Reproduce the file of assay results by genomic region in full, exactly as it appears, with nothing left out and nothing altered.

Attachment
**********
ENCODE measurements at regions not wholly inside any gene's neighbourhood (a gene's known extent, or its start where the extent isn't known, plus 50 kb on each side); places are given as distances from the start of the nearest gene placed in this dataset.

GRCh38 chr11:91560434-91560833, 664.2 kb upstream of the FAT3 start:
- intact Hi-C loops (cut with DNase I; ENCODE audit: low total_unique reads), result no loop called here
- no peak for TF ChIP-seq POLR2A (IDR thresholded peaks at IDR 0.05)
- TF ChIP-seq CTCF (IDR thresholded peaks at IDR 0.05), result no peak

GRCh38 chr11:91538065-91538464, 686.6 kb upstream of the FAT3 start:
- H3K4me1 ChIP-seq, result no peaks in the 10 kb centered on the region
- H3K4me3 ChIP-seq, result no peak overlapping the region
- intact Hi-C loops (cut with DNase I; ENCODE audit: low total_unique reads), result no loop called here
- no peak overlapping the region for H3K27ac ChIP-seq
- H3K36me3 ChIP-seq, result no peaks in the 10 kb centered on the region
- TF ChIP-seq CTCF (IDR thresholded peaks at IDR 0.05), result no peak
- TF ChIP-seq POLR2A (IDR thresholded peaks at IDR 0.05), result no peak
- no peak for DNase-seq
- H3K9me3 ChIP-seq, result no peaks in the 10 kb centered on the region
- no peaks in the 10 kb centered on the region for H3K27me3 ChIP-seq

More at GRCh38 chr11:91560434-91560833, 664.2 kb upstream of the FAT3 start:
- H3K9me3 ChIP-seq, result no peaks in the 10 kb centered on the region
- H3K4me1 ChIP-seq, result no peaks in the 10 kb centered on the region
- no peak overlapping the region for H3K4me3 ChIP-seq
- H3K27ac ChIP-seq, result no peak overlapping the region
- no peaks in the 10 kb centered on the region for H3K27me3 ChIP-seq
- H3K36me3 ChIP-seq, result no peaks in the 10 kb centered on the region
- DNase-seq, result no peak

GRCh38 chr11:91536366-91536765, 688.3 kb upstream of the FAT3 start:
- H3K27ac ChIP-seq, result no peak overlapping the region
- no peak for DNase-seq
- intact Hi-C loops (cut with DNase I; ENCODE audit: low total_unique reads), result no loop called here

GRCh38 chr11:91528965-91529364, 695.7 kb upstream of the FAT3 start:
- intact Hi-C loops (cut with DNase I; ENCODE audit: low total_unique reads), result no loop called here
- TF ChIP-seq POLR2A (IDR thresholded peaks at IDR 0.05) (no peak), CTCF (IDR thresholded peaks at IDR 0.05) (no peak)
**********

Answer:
ENCODE measurements at regions not wholly inside any gene's neighbourhood (a gene's known extent, or its start where the extent isn't known, plus 50 kb on each side); places are given as distances from the start of the nearest gene placed in this dataset.

GRCh38 chr11:91560434-91560833, 664.2 kb upstream of the FAT3 start:
- intact Hi-C loops (cut with DNase I; ENCODE audit: low total_unique reads), result no loop called here
- no peak for TF ChIP-seq POLR2A (IDR thresholded peaks at IDR 0.05)
- TF ChIP-seq CTCF (IDR thresholded peaks at IDR 0.05), result no peak

GRCh38 chr11:91538065-91538464, 686.6 kb upstream of the FAT3 start:
- H3K4me1 ChIP-seq, result no peaks in the 10 kb centered on the region
- H3K4me3 ChIP-seq, result no peak overlapping the region
- intact Hi-C loops (cut with DNase I; ENCODE audit: low total_unique reads), result no loop called here
- no peak overlapping the region for H3K27ac ChIP-seq
- H3K36me3 ChIP-seq, result no peaks in the 10 kb centered on the region
- TF ChIP-seq CTCF (IDR thresholded peaks at IDR 0.05), result no peak
- TF ChIP-seq POLR2A (IDR thresholded peaks at IDR 0.05), result no peak
- no peak for DNase-seq
- H3K9me3 ChIP-seq, result no peaks in the 10 kb centered on the region
- no peaks in the 10 kb centered on the region for H3K27me3 ChIP-seq

More at GRCh38 chr11:91560434-91560833, 664.2 kb upstream of the FAT3 start:
- H3K9me3 ChIP-seq, result no peaks in the 10 kb centered on the region
- H3K4me1 ChIP-seq, result no peaks in the 10 kb centered on the region
- no peak overlapping the region for H3K4me3 ChIP-seq
- H3K27ac ChIP-seq, result no peak overlapping the region
- no peaks in the 10 kb centered on the region for H3K27me3 ChIP-seq
- H3K36me3 ChIP-seq, result no peaks in the 10 kb centered on the region
- DNase-seq, result no peak

GRCh38 chr11:91536366-91536765, 688.3 kb upstream of the FAT3 start:
- H3K27ac ChIP-seq, result no peak overlapping the region
- no peak for DNase-seq
- intact Hi-C loops (cut with DNase I; ENCODE audit: low total_unique reads), result no loop called here

GRCh38 chr11:91528965-91529364, 695.7 kb upstream of the FAT3 start:
- intact Hi-C loops (cut with DNase I; ENCODE audit: low total_unique reads), result no loop called here
- TF ChIP-seq POLR2A (IDR thresholded peaks at IDR 0.05) (no peak), CTCF (IDR thresholded peaks at IDR 0.05) (no peak)